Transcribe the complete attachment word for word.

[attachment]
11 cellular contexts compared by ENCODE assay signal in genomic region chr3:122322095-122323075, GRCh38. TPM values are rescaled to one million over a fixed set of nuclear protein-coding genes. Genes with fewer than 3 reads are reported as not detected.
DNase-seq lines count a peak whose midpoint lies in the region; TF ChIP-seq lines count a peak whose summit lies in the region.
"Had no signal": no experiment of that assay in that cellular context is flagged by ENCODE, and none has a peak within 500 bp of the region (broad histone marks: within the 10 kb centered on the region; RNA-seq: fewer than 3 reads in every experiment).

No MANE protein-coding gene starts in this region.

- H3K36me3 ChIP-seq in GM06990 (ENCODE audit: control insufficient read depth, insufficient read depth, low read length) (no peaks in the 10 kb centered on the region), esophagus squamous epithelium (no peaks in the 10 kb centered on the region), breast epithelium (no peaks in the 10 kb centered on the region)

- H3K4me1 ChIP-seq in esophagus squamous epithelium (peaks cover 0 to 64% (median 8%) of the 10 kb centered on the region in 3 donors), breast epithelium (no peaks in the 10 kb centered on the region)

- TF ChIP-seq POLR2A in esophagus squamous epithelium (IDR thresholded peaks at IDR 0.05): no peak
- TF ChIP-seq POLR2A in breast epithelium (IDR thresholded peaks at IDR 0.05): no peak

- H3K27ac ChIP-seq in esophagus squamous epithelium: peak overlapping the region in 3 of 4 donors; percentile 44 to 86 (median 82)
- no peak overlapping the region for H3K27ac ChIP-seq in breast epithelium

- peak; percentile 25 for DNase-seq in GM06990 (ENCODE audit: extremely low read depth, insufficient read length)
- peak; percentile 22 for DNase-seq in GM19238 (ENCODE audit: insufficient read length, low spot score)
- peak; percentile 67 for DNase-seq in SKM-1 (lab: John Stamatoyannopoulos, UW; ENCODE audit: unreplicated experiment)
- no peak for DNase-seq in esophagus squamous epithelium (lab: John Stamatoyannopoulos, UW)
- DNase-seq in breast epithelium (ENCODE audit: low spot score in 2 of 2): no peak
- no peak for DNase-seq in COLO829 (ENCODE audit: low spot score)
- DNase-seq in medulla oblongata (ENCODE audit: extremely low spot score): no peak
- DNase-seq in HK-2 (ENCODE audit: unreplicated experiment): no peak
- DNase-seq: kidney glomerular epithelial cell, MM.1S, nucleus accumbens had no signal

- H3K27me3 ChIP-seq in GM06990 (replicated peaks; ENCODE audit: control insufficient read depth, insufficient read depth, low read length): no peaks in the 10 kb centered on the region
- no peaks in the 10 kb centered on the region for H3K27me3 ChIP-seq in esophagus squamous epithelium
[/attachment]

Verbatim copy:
11 cellular contexts compared by ENCODE assay signal in genomic region chr3:122322095-122323075, GRCh38. TPM values are rescaled to one million over a fixed set of nuclear protein-coding genes. Genes with fewer than 3 reads are reported as not detected.
DNase-seq lines count a peak whose midpoint lies in the region; TF ChIP-seq lines count a peak whose summit lies in the region.
"Had no signal": no experiment of that assay in that cellular context is flagged by ENCODE, and none has a peak within 500 bp of the region (broad histone marks: within the 10 kb centered on the region; RNA-seq: fewer than 3 reads in every experiment).

No MANE protein-coding gene starts in this region.

- H3K36me3 ChIP-seq in GM06990 (ENCODE audit: control insufficient read depth, insufficient read depth, low read length) (no peaks in the 10 kb centered on the region), esophagus squamous epithelium (no peaks in the 10 kb centered on the region), breast epithelium (no peaks in the 10 kb centered on the region)

- H3K4me1 ChIP-seq in esophagus squamous epithelium (peaks cover 0 to 64% (median 8%) of the 10 kb centered on the region in 3 donors), breast epithelium (no peaks in the 10 kb centered on the region)

- TF ChIP-seq POLR2A in esophagus squamous epithelium (IDR thresholded peaks at IDR 0.05): no peak
- TF ChIP-seq POLR2A in breast epithelium (IDR thresholded peaks at IDR 0.05): no peak

- H3K27ac ChIP-seq in esophagus squamous epithelium: peak overlapping the region in 3 of 4 donors; percentile 44 to 86 (median 82)
- no peak overlapping the region for H3K27ac ChIP-seq in breast epithelium

- peak; percentile 25 for DNase-seq in GM06990 (ENCODE audit: extremely low read depth, insufficient read length)
- peak; percentile 22 for DNase-seq in GM19238 (ENCODE audit: insufficient read length, low spot score)
- peak; percentile 67 for DNase-seq in SKM-1 (lab: John Stamatoyannopoulos, UW; ENCODE audit: unreplicated experiment)
- no peak for DNase-seq in esophagus squamous epithelium (lab: John Stamatoyannopoulos, UW)
- DNase-seq in breast epithelium (ENCODE audit: low spot score in 2 of 2): no peak
- no peak for DNase-seq in COLO829 (ENCODE audit: low spot score)
- DNase-seq in medulla oblongata (ENCODE audit: extremely low spot score): no peak
- DNase-seq in HK-2 (ENCODE audit: unreplicated experiment): no peak
- DNase-seq: kidney glomerular epithelial cell, MM.1S, nucleus accumbens had no signal

- H3K27me3 ChIP-seq in GM06990 (replicated peaks; ENCODE audit: control insufficient read depth, insufficient read depth, low read length): no peaks in the 10 kb centered on the region
- no peaks in the 10 kb centered on the region for H3K27me3 ChIP-seq in esophagus squamous epithelium